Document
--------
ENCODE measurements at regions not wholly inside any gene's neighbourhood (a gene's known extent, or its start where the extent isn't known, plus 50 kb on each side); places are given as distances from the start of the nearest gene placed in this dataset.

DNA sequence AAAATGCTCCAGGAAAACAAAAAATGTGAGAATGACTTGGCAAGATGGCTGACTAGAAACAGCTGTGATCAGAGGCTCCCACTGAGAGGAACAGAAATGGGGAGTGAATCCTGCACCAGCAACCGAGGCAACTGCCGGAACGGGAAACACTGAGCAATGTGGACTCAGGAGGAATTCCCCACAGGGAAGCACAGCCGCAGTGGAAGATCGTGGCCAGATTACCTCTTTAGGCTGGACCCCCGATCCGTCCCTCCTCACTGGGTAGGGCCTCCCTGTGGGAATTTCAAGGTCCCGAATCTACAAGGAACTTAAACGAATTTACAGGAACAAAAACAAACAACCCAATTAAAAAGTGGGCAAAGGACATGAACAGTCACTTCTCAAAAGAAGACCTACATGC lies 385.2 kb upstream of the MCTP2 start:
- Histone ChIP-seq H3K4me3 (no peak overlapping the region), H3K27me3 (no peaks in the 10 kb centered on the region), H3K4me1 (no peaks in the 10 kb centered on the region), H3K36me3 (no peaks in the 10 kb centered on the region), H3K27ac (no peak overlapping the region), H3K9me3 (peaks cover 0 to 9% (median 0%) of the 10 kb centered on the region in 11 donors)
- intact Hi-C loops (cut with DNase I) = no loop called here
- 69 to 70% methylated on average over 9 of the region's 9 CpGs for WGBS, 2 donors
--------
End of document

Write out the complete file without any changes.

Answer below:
ENCODE measurements at regions not wholly inside any gene's neighbourhood (a gene's known extent, or its start where the extent isn't known, plus 50 kb on each side); places are given as distances from the start of the nearest gene placed in this dataset.

DNA sequence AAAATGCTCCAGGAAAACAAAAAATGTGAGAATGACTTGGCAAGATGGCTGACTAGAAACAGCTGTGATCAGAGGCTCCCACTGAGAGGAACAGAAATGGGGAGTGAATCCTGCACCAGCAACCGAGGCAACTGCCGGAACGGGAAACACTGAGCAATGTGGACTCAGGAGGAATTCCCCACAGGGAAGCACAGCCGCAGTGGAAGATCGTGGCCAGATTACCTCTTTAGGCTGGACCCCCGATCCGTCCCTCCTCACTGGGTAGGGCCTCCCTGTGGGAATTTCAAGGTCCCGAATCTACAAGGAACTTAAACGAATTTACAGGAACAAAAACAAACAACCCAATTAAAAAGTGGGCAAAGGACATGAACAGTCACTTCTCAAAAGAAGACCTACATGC lies 385.2 kb upstream of the MCTP2 start:
- Histone ChIP-seq H3K4me3 (no peak overlapping the region), H3K27me3 (no peaks in the 10 kb centered on the region), H3K4me1 (no peaks in the 10 kb centered on the region), H3K36me3 (no peaks in the 10 kb centered on the region), H3K27ac (no peak overlapping the region), H3K9me3 (peaks cover 0 to 9% (median 0%) of the 10 kb centered on the region in 11 donors)
- intact Hi-C loops (cut with DNase I) = no loop called here
- 69 to 70% methylated on average over 9 of the region's 9 CpGs for WGBS, 2 donors